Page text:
Emptiness isn’t voidness, but the potential for anything to appear, change, and disappear depending on causes and conditions. Emptiness and appearance are inseparable and everything that occurs is interdependent.
“Form is emptiness; emptiness also is form.
Emptiness is no other than form,
Form is no other than emptiness.”
– The Heart Sutra
Our problem is the tendency to attach permanence to the display of temporary phenomena swirling around us – from material items to thoughts and emotions – and that, more often than not – brings about suffering.
Attachment and aversion soften once we realize that life is more like an ever-changing dream, bringing more spaciousness and ease into our life. At the same time, we understand that, due to interdependence, our thoughts, words, and actions have a definite effect – either helping or harming. Thus we act responsibly.
“Always recognize the dreamlike qualities of life and reduce attachment and aversion. Practice good-heartedness toward all beings. Be loving and compassionate no matter what others do to you. What they will do will not matter so much when you see it as a dream. The trick is to to have positive intention during the dream. This is the essential point. This is true spirituality.” Life in Relation to Death by Chagdud Tulku Rinpoche
Nirvana (the state beyond suffering) is beyond concepts
Enlightenment is not a place or a state. It’s freedom from believing everything to be permanent, independent, and singular, and thus freedom from suffering. It is the recognition of our own pure awareness, constantly present within us, inconceivable and inexpressible. We’re so identified with our thoughts and emotions, we fail to recognize this pure awareness, which is like the sky hidden behind the clouds, but always there.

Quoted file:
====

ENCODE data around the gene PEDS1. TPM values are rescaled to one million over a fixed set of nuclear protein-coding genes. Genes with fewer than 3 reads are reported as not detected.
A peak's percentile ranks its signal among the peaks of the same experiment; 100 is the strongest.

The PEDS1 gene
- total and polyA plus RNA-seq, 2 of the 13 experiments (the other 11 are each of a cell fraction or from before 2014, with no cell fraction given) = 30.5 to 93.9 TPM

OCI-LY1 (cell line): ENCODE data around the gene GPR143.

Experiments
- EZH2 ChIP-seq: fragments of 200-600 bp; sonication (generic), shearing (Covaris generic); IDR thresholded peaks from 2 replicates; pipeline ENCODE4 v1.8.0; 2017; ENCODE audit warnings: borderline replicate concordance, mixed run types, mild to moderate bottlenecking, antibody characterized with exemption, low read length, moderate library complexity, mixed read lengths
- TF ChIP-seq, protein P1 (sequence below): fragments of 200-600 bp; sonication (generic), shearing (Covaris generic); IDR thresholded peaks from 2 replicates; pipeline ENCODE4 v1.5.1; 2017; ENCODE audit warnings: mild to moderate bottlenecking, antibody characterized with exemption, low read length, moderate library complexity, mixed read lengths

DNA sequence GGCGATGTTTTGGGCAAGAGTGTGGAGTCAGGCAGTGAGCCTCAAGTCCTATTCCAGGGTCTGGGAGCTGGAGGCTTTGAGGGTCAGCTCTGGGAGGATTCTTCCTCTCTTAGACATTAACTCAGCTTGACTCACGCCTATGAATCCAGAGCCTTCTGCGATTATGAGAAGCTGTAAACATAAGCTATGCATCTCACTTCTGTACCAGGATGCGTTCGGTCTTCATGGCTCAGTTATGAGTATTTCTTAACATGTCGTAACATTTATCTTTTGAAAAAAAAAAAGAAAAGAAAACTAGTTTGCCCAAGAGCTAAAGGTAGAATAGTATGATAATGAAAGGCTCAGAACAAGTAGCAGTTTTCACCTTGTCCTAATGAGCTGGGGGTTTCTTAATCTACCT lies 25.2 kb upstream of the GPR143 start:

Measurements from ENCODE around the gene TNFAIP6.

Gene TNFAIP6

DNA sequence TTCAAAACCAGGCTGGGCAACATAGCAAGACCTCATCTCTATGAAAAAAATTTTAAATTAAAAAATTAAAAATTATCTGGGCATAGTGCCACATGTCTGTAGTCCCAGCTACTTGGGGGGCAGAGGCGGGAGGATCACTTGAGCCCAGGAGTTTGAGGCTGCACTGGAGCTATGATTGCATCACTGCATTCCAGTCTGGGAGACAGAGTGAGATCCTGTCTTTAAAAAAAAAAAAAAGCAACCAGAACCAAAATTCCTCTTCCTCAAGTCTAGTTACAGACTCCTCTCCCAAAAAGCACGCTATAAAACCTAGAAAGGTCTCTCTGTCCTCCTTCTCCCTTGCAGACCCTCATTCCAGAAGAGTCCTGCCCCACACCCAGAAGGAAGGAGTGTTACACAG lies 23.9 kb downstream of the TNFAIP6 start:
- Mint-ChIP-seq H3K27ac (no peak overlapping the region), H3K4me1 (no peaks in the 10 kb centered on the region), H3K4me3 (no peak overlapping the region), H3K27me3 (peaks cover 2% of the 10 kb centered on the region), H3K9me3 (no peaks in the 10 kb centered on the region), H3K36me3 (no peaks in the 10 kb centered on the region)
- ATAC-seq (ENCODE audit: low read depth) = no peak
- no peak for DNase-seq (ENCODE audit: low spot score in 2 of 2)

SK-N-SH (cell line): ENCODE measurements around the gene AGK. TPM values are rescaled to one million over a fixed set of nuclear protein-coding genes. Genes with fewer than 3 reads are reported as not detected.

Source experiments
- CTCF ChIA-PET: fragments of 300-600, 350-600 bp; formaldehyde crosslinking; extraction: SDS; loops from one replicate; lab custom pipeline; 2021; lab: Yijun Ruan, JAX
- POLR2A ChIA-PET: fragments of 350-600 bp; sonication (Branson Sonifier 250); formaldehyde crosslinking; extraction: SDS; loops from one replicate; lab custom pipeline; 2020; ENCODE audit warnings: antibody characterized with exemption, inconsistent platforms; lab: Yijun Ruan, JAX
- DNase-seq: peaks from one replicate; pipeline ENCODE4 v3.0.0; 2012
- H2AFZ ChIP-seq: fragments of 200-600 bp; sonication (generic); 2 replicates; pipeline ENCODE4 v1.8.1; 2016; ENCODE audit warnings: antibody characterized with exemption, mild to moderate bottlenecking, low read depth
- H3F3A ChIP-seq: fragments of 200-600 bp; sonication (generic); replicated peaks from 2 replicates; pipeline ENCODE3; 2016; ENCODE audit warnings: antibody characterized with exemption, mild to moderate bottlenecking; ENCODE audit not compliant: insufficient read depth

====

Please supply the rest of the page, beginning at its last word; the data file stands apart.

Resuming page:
Does Your View Bring Happiness or Suffering?
These are the guiding principles in my life. I’ve been studying and reflecting upon them over the past few weeks in order to better understand and integrate them into my way of seeing and being. I realize they may be difficult to grasp if this is your first encounter with these ideas. But you might let them simmer a bit and see what resonates for you.
Your view may be different than my view. You may believe in God, nature, love or something else. The main question is do you have a view? And, does it bring you and others happiness or suffering?
What do you think about having a view? Do you have one? I would love to hear your thoughts.
Sources: This particular translation of The Four Seals is from What Makes You Not a Buddhist by Dzongsar Jamyang Khyentse. This wonderful book explains The Four Seals in a way that is engaging and accessible for modern people.
Thank you so much for reading. If you enjoyed this article, please share it with others. May you be well, happy, and safe – always. Love, Sandra